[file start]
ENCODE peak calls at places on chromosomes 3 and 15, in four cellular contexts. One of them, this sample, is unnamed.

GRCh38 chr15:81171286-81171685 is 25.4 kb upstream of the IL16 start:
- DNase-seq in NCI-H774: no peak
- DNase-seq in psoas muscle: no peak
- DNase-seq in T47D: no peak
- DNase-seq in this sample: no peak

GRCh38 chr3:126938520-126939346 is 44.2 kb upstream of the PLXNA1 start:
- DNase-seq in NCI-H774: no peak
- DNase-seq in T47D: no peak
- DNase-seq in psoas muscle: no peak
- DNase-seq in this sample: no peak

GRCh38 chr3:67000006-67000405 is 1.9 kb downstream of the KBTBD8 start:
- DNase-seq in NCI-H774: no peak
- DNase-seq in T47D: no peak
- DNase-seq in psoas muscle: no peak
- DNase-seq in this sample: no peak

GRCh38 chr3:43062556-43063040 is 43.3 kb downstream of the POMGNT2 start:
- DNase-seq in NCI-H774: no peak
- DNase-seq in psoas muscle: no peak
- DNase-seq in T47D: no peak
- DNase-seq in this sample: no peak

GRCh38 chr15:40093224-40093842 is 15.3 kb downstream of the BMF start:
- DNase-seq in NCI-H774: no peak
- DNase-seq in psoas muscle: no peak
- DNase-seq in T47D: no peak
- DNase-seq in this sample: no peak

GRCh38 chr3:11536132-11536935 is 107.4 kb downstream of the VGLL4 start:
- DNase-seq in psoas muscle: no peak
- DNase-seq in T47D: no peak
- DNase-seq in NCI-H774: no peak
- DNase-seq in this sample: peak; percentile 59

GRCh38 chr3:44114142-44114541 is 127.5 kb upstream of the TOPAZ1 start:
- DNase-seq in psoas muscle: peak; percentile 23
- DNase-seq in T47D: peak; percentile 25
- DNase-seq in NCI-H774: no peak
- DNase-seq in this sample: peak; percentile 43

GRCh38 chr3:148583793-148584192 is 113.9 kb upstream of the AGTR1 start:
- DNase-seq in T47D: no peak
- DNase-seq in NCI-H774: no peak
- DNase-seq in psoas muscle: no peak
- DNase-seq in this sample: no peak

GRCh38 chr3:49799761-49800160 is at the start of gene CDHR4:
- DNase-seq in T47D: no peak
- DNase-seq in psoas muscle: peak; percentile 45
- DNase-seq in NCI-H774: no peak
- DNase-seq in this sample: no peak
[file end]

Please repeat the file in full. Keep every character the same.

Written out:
ENCODE peak calls at places on chromosomes 3 and 15, in four cellular contexts. One of them, this sample, is unnamed.

GRCh38 chr15:81171286-81171685 is 25.4 kb upstream of the IL16 start:
- DNase-seq in NCI-H774: no peak
- DNase-seq in psoas muscle: no peak
- DNase-seq in T47D: no peak
- DNase-seq in this sample: no peak

GRCh38 chr3:126938520-126939346 is 44.2 kb upstream of the PLXNA1 start:
- DNase-seq in NCI-H774: no peak
- DNase-seq in T47D: no peak
- DNase-seq in psoas muscle: no peak
- DNase-seq in this sample: no peak

GRCh38 chr3:67000006-67000405 is 1.9 kb downstream of the KBTBD8 start:
- DNase-seq in NCI-H774: no peak
- DNase-seq in T47D: no peak
- DNase-seq in psoas muscle: no peak
- DNase-seq in this sample: no peak

GRCh38 chr3:43062556-43063040 is 43.3 kb downstream of the POMGNT2 start:
- DNase-seq in NCI-H774: no peak
- DNase-seq in psoas muscle: no peak
- DNase-seq in T47D: no peak
- DNase-seq in this sample: no peak

GRCh38 chr15:40093224-40093842 is 15.3 kb downstream of the BMF start:
- DNase-seq in NCI-H774: no peak
- DNase-seq in psoas muscle: no peak
- DNase-seq in T47D: no peak
- DNase-seq in this sample: no peak

GRCh38 chr3:11536132-11536935 is 107.4 kb downstream of the VGLL4 start:
- DNase-seq in psoas muscle: no peak
- DNase-seq in T47D: no peak
- DNase-seq in NCI-H774: no peak
- DNase-seq in this sample: peak; percentile 59

GRCh38 chr3:44114142-44114541 is 127.5 kb upstream of the TOPAZ1 start:
- DNase-seq in psoas muscle: peak; percentile 23
- DNase-seq in T47D: peak; percentile 25
- DNase-seq in NCI-H774: no peak
- DNase-seq in this sample: peak; percentile 43

GRCh38 chr3:148583793-148584192 is 113.9 kb upstream of the AGTR1 start:
- DNase-seq in T47D: no peak
- DNase-seq in NCI-H774: no peak
- DNase-seq in psoas muscle: no peak
- DNase-seq in this sample: no peak

GRCh38 chr3:49799761-49800160 is at the start of gene CDHR4:
- DNase-seq in T47D: no peak
- DNase-seq in psoas muscle: peak; percentile 45
- DNase-seq in NCI-H774: no peak
- DNase-seq in this sample: no peak